Republic XP-69

Last revised August 7, 2011

In 1940, Alexander Kartveli, vice president and technical director of the Republic Aircraft Corporation, drew up plans for a new escort fighter built around the proposed 2350-hp Wright R-2160 Tornado, an experimental 42-cylinder, six-row liquid-cooled radial engine driving contrarotating propellers. Designated Model AP-18 by the company, the aircraft was envisaged as a potential replacement for the P-47 Thunderbolt when that aircraft became obsolescent.

The Wright Tornado engine was one of the most odd engine products of the entire American aircraft industry during the Second World War. It was a oddity in that it was a LIQUID-cooled radial engine. The 42 cylinders were arranged in six radial banks. This configuration was chosen so that the Tornado engine would have an extremely small overall diameter, enabling aircraft designers to build fuselages with small cross section areas. However, the Tornado required the use of rather heavy and complicated systems of cooling radiators, which probably would have negated any aerodynamic advantage it might have otherwise had.

In the XP-69, the Tornado engine was to be located immediately ahead of the pilot, and was to drive a set of contrarotating propellers. This is in contradiction to some other reports, which had the engine located immediately behind the pilot, and driving the propellors via an extension shaft. The air intake was located underneath the fuselage, and the ducts, the intercooler, the supercharger, and the cooling system were located immediately behind the pilot's cockpit. The pressurized cockpit featured a large bubble canopy. A laminar flow wing was planned. Proposed armament was two 37-mm cannon and four 0.50-inch machine guns, all mounted in the wings situated so that they fired outside the radius of the propellers.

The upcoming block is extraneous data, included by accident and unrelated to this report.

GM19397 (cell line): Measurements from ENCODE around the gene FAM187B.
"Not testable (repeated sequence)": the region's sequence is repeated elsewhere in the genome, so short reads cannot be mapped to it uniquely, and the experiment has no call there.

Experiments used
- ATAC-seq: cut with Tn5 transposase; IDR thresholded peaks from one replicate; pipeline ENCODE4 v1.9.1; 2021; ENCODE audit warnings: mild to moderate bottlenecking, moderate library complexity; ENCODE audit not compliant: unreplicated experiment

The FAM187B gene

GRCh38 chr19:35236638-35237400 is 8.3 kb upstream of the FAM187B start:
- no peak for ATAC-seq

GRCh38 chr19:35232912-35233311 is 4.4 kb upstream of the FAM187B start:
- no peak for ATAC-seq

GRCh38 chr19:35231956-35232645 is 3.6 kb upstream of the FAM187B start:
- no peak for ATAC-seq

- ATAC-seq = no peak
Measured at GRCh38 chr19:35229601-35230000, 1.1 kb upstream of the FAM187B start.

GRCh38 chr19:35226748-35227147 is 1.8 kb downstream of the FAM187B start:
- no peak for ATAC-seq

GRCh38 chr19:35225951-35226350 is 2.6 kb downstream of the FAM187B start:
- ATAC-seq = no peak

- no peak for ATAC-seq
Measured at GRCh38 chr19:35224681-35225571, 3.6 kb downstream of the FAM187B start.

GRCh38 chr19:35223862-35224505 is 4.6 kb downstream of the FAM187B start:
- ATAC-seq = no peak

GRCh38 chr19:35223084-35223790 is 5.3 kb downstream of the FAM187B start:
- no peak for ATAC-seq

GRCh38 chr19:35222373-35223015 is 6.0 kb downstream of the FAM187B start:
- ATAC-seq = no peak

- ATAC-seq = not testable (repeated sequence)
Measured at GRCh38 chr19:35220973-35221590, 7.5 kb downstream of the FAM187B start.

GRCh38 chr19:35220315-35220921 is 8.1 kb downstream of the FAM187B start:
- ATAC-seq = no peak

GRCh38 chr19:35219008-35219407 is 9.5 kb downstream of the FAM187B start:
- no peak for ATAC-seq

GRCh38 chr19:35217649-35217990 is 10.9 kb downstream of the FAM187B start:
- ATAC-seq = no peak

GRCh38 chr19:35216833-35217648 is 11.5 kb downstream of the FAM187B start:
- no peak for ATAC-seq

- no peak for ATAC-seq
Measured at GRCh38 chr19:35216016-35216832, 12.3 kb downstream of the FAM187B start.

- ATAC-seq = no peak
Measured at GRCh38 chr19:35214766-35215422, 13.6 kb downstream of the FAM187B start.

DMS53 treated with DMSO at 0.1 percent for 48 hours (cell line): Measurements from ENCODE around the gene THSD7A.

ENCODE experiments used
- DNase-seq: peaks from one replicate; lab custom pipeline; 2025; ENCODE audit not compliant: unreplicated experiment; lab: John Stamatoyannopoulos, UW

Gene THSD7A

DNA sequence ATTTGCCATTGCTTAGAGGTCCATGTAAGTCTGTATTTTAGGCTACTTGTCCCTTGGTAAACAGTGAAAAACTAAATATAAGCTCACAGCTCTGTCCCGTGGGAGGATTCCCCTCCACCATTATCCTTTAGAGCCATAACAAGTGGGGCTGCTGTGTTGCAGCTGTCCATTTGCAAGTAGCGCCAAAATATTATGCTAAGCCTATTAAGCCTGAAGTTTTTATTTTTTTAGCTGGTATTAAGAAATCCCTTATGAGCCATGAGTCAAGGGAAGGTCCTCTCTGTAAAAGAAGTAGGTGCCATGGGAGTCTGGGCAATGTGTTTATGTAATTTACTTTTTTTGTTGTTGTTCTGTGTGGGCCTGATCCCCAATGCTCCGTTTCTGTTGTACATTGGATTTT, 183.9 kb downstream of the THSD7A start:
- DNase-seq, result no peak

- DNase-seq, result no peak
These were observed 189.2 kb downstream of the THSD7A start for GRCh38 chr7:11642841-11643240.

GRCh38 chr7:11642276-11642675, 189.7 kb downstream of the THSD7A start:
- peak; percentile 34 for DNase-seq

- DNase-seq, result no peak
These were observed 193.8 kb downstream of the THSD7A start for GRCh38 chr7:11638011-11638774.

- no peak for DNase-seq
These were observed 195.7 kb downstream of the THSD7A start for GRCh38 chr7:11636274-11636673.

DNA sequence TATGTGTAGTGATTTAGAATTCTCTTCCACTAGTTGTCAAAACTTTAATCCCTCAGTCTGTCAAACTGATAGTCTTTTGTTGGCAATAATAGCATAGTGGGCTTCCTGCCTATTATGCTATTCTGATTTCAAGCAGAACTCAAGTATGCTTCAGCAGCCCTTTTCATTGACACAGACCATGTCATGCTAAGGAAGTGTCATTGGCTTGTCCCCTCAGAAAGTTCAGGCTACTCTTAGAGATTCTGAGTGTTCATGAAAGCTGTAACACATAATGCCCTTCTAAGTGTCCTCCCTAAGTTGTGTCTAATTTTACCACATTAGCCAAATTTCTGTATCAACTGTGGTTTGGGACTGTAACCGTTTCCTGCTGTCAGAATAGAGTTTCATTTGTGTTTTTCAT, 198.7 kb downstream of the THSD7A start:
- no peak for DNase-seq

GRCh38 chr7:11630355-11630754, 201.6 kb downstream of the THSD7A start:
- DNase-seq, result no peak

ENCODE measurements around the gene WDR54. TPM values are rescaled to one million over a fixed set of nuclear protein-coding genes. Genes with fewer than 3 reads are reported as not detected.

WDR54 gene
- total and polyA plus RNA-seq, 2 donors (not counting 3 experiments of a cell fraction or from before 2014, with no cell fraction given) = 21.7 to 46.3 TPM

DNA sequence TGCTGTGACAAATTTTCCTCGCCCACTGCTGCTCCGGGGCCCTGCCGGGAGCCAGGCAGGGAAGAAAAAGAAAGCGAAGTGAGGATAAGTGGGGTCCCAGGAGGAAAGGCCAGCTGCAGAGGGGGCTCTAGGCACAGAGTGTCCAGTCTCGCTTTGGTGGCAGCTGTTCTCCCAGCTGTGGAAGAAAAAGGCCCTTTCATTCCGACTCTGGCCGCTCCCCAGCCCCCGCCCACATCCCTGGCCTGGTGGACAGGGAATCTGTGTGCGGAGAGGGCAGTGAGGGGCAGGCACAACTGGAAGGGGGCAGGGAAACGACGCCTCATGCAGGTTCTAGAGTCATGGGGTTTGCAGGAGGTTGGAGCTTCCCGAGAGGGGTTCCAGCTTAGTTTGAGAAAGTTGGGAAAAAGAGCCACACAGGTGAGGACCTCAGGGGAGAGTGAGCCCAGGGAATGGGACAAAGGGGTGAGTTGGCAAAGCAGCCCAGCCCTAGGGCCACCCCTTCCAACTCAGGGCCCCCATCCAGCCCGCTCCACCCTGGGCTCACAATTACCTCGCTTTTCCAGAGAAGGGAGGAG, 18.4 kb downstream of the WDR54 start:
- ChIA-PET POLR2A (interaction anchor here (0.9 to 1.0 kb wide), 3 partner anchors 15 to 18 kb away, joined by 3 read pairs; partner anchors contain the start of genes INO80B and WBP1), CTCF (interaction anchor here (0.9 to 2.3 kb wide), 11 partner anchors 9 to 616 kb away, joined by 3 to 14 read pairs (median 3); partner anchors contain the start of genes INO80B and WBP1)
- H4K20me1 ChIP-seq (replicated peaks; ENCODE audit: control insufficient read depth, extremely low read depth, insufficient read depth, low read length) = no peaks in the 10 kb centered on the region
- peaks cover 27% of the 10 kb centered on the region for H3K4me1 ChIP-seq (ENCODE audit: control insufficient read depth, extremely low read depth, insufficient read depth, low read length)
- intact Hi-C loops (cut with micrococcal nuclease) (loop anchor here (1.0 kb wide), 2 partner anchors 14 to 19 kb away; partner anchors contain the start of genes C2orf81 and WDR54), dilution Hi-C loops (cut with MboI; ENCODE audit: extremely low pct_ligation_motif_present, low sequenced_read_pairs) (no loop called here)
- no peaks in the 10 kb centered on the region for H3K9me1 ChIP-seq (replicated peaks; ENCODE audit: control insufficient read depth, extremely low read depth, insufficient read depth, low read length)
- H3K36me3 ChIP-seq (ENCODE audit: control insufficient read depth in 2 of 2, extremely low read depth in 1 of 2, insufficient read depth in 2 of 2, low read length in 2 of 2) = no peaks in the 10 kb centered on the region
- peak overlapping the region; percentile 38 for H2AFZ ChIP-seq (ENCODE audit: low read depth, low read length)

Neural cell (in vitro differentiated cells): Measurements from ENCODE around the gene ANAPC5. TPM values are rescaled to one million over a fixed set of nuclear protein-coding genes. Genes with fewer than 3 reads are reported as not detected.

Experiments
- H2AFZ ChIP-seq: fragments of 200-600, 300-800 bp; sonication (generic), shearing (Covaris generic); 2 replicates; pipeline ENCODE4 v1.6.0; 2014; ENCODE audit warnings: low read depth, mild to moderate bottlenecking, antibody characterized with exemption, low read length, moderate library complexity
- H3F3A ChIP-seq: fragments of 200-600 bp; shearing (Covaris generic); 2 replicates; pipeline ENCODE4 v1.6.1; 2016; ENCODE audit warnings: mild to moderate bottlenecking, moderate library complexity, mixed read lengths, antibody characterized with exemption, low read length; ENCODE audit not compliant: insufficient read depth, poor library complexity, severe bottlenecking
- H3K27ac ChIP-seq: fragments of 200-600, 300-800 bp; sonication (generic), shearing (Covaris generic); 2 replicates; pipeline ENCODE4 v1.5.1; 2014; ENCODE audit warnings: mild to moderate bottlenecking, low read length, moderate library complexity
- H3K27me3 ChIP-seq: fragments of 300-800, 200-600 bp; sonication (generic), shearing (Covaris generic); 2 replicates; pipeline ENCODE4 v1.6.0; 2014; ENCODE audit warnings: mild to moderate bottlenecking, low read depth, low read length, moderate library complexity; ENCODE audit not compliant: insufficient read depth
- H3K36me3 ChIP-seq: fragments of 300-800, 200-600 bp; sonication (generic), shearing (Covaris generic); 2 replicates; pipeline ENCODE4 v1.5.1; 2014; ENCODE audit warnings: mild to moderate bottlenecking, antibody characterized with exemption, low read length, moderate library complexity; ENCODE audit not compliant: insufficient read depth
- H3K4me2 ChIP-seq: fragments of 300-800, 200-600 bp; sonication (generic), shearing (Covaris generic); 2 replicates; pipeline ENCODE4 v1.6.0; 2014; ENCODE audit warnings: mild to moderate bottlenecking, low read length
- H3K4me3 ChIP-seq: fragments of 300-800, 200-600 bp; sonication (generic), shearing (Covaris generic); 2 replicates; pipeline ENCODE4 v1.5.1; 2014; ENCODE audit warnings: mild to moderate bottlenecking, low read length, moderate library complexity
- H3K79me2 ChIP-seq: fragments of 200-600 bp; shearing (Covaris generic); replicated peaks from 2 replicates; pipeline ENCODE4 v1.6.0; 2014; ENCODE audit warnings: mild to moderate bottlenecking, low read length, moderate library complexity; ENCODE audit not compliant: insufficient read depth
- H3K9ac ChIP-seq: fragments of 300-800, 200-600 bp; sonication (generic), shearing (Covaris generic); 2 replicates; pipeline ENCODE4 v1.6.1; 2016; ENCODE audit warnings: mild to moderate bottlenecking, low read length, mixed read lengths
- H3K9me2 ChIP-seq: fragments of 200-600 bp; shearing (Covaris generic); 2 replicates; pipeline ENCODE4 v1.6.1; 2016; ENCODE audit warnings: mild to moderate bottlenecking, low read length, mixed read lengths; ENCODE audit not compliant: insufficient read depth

Estimated performance included a maximum speed of 450 mph at 35,000 feet, a service ceiling of 48,900 feet, and a climb to 35,000 feet in 20 minutes. Maximum range was to have been 1800 miles. Estimated weights were 15,595 pounds empty, 18,655 pounds gross, 26,164 pounds maximum. Dimensions were wingspan 51 feet 8 inches, length 51 feet 6 inches, height 17 feet, and wing area 505 square feet.

In July 1941, the USAAF ordered two prototypes of the AP-18 under the designation XP-69. A P-69 mockup was inspected in June of 1942. However, delays in the delivery of the Wright Tornado engine caused the XP-69 project to be cancelled on May 11, 1943 in favor of Republic's parallel XP-72 project which showed more promise. In the event, the Tornado engine project was itself cancelled before anything could be built.


  1. The American Fighter, Enzo Angelucci and Peter Bowers, Orion, 1987.

  2. American Combat Planes, Ray Wagner, 3rd Edition, Doubleday, 1982.

  3. War Planes of the Second World War, Fighters, William Green, 1964.

  4. E-mail from Kimble D. McCutcheon on location of engine being in front of the pilot rather than behind.